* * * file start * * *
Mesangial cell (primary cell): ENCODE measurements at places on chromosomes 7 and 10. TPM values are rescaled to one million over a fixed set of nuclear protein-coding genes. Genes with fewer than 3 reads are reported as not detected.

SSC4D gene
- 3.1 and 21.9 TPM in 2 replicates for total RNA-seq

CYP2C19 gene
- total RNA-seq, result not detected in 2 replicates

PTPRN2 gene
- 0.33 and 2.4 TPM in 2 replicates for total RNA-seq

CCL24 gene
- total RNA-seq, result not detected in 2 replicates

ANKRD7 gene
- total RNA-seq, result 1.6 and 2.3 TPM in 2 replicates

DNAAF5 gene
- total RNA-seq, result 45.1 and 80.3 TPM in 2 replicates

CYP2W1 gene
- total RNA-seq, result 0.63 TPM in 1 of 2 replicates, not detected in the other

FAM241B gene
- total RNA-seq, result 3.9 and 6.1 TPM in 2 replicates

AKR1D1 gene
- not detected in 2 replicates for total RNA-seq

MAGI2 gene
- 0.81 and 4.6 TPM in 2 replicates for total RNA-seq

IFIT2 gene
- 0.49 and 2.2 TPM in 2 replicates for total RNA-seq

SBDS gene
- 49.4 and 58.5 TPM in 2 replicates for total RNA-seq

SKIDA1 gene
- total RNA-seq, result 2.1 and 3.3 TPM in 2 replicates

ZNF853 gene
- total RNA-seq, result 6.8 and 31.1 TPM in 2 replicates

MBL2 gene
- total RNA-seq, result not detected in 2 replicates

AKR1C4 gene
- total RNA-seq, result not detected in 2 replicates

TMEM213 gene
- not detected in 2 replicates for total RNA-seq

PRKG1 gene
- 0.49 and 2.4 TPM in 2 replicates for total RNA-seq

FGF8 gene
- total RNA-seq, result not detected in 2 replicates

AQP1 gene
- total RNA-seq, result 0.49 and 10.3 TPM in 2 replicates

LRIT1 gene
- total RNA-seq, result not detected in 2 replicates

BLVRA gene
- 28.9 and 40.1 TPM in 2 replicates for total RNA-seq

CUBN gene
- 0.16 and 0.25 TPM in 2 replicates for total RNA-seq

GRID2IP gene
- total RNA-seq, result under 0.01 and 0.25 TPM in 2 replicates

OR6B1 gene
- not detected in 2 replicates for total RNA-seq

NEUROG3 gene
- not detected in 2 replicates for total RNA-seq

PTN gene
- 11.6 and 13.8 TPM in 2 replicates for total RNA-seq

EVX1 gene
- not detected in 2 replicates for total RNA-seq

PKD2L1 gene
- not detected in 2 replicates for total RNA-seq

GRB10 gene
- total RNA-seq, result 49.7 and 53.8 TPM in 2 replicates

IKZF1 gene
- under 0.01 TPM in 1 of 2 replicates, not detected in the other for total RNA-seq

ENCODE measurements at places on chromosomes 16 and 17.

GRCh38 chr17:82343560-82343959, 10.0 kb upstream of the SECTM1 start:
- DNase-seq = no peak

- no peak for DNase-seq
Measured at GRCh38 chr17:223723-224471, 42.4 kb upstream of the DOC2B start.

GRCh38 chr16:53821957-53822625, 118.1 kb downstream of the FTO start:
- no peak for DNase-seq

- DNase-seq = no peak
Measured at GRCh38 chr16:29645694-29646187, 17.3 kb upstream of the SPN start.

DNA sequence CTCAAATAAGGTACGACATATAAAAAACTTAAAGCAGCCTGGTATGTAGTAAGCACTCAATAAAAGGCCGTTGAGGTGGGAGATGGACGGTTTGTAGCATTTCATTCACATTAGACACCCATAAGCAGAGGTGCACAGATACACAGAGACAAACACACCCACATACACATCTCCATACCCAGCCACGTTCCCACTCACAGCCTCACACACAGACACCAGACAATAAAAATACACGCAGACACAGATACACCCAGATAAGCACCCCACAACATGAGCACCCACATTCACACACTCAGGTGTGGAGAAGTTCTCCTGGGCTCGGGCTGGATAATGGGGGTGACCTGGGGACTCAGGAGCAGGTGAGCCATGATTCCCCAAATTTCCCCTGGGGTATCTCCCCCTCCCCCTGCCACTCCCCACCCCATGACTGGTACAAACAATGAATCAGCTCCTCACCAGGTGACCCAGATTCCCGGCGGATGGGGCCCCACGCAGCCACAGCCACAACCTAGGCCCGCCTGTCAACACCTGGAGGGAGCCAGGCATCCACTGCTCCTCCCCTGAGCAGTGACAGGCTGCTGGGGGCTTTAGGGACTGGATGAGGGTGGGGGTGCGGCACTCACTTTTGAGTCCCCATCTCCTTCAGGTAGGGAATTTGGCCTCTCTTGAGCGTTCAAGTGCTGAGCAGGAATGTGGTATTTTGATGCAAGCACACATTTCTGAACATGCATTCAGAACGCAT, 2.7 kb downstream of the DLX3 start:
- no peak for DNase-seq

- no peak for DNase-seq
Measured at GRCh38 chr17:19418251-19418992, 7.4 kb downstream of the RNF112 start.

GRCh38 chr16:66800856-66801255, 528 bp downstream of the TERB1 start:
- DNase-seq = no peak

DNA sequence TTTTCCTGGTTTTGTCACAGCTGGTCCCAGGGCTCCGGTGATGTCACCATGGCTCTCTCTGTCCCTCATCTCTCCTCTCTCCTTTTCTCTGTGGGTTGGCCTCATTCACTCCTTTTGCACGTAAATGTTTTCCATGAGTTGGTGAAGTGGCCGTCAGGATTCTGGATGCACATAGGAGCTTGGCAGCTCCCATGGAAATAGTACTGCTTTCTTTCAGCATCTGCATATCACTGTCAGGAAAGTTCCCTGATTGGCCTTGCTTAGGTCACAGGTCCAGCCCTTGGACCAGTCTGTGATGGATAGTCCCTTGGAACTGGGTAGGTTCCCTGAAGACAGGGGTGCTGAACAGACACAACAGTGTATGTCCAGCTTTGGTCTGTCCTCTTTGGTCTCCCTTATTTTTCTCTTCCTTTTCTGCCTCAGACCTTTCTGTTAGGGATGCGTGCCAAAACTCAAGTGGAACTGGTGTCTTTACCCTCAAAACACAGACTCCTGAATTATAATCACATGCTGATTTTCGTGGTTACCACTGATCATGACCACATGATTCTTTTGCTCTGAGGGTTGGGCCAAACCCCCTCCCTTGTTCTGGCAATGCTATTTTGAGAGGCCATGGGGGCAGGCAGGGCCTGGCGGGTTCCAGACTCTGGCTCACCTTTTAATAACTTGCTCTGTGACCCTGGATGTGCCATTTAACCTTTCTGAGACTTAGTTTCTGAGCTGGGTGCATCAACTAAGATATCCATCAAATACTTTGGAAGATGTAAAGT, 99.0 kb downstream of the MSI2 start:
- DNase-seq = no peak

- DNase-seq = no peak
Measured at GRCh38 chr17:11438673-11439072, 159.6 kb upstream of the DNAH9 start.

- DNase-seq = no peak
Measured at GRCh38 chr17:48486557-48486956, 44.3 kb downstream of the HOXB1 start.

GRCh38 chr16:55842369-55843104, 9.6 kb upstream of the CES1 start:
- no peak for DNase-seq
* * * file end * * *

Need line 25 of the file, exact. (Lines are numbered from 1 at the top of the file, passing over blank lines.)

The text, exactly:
- 49.4 and 58.5 TPM in 2 replicates for total RNA-seq